Consistency was the watchword for Verizon's 4G LTE network, which achieved an average download speed of 14.0Mbps, about 5% faster than when I measured its speed a year ago. By comparison, AT&T's average download speed was 12.9Mbps, well behind Verizon.
Upload speeds are important to those who need to transmit images or video to a server as well as those who update Web sites. Here, the data showed a similar pattern, with AT&T being able to push 4.4Mbps of data upstream on average versus Verizon's 5.8Mbps.
Using Speedtest.net's Ping feature, which measures the time it takes to send a signal from the phone to the company's servers and back, I recorded similar latencies for both networks -- 69 milliseconds for AT&T and 70ms for Verizon, compared to 13ms for the typical wired cable modem setup.
In short, both networks were capable of delivering a lot of bandwidth. I was able to watch high-definition videos, listen to Internet radio and conduct Skype video calls over both networks.
There were occasional glitches, though. For instance, while waiting for a train I tried to watch the latest viral video, of an unbalanced washing machine tearing itself apart. The AT&T phone's screen showed a 4G LTE connection and the YouTube page came up, but the video wouldn't start. At the same time, the video ran smoothly on the phone using Verizon's LTE network. Later, in a different location, it worked fine over AT&T LTE as well.
The price of performance
AT&T has five phones, two tablets and a mobile hotspot available that work with its 4G LTE network, with several more devices promised to ship this year. The LG Nitro HD phone I used costs $200 with a two-year contract. On top of a voice plan, the phone requires an AT&T data plan that provides 300MB, 3GB or 5GB per month for $20, $30 or $50, respectively. The 5GB plan also includes the ability to use your smartphone as a mobile hotspot. The 3GB and 5GB plans carry a $10 per GB overage fee, while the 300MB plan charges a stiff $20 for every 300MB you go over your limit.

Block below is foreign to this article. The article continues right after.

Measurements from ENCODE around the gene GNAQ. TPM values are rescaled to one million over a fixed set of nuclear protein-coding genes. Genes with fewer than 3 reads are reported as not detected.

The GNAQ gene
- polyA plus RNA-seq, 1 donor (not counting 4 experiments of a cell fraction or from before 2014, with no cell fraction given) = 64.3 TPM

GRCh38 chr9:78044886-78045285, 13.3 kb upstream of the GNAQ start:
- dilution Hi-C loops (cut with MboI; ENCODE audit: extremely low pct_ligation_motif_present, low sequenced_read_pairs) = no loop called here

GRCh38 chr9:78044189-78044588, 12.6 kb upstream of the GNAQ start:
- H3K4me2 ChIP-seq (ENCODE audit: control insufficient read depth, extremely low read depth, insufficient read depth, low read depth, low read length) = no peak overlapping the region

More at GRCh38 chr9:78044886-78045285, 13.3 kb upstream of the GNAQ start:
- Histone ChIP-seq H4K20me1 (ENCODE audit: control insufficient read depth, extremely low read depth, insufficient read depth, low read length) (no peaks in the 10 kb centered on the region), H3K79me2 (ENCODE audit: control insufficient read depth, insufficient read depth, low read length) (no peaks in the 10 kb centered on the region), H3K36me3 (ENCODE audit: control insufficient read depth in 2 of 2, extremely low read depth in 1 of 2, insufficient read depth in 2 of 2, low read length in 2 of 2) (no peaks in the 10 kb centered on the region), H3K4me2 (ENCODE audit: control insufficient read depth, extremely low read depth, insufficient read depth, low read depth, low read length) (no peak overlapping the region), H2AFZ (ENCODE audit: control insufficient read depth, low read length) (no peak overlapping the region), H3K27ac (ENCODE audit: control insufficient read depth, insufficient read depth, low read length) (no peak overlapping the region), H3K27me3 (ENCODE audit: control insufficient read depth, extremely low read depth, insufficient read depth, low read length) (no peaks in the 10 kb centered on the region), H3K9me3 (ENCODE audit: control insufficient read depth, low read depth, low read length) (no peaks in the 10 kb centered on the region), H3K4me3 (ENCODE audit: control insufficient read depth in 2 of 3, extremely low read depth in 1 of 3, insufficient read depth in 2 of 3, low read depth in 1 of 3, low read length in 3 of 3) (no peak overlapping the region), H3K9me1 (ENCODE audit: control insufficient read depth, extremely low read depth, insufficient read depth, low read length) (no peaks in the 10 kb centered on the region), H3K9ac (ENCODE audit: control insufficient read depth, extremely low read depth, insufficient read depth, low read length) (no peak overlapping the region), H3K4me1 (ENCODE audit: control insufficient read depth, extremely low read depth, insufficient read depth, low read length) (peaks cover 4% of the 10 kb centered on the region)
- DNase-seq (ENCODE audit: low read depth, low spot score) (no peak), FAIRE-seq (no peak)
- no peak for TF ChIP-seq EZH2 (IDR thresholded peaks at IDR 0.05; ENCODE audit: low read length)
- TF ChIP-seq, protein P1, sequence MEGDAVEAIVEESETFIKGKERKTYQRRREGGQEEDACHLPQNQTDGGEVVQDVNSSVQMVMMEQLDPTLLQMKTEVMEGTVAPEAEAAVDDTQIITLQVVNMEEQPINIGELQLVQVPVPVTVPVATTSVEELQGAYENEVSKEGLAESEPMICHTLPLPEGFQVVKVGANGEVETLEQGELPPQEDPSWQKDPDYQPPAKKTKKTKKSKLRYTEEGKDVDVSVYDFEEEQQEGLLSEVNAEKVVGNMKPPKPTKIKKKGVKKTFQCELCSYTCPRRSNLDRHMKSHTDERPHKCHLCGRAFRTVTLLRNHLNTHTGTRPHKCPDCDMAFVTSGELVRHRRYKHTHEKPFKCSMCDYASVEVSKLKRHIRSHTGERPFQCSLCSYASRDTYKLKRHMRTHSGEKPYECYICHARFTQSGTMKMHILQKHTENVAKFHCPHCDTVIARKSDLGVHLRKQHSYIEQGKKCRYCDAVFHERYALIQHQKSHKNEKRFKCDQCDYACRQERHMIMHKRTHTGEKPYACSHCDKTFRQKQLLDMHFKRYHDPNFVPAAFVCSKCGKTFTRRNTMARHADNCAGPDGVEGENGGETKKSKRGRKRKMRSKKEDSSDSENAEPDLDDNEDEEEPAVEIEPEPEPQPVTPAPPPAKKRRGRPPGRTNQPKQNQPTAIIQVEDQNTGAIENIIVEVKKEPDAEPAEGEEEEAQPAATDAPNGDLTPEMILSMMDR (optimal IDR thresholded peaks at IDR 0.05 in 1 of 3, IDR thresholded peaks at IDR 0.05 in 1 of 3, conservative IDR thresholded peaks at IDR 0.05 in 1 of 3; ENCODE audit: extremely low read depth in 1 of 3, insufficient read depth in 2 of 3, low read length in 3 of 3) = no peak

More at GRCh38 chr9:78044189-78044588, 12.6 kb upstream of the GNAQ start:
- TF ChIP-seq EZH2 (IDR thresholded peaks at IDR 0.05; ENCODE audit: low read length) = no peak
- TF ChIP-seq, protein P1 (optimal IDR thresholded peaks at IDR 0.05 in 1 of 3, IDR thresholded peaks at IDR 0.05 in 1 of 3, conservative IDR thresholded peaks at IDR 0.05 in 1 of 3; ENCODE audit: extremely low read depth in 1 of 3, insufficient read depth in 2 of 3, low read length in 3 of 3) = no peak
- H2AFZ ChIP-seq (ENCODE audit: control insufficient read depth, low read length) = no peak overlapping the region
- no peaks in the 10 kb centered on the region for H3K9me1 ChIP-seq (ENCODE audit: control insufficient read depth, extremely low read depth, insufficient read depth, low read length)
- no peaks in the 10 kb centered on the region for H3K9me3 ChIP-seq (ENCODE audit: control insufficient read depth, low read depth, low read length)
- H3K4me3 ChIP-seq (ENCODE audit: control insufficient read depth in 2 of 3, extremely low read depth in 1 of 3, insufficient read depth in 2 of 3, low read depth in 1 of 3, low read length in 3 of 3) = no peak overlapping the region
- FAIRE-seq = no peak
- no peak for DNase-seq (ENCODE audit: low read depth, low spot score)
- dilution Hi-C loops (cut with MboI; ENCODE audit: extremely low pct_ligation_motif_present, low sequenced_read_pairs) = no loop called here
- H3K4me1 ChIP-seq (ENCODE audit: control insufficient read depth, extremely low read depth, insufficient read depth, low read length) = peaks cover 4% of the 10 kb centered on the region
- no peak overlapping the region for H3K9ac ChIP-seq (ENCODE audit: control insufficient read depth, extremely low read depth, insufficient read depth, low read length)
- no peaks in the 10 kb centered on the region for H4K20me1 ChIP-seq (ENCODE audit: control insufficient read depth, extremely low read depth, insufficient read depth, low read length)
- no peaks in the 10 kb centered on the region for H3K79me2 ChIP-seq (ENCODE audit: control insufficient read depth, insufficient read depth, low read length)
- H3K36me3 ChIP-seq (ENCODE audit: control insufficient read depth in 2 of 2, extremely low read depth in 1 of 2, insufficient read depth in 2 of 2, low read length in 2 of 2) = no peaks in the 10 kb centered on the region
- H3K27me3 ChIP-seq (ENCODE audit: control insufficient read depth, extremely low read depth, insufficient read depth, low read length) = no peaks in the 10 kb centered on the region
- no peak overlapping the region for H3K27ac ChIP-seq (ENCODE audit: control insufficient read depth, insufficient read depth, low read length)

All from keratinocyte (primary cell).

Verizon sells more than 20 devices, ranging from tablets and phones to mobile hotspots, for the 4G LTE network. The Droid Razr I used costs $200. You'll also need a voice plan and a data plan, which offers 2GB, 5GB or 10GB monthly data limits for $30, $50 or $80, respectively. All three Verizon data plans carry a $10/GB overage fee.
At a glance
AT&T 4G LTE service
Price: $20/mo. for up to 300MB of data; $30/mo. for 3GB; $50/mo. for 5GB
Pros: Excellent top download speed
Cons: Lower average speed than Verizon's 4G LTE network, inconsistent speed results, limited coverage areas
Verizon 4G LTE service
Price: $30/mo. for up to 2GB of data; $50/mo. for 5GB; $80/mo. for 10GB
Pros: Great upload and download speeds, good selection of LTE-capable devices, decent national coverage
Cons: Top speed slower than AT&T's
For those with modest data needs, AT&T's $30 plan offers 3GB per month, compared with just 2GB for Verizon's $30 plan. For data hogs, on the other hand, Verizon's $80 for 10GB plan is a bargain. Note, too, that Verizon currently has a limited-time offer that lets existing customers double the amount of data they can use per month if they buy a new 4G LTE smartphone.
(Not sure how much data you need? See "Smartphone data shakeup: The end of unlimited" for a breakdown of smartphone users' typical data consumption.)
All my tests were done at specific locations in a single metropolitan area; a different location might yield different results. Nevertheless, my results showcase the potential of LTE technology to deliver high-speed data to those on the go. If LTE is available in your area, I highly recommend getting a device that supports it.
Today, Verizon's LTE network is the clear leader in terms of geographic scope and consistent, speedy data delivery -- but the company should not be complacent. AT&T's fledgling 4G LTE network shows promise and even the potential to be faster than Verizon's network. What's more, Sprint is getting into the LTE game as well, with initial rollouts in a handful of cities planned for the first half of this year. By this time next year, Verizon could have some serious competition indeed.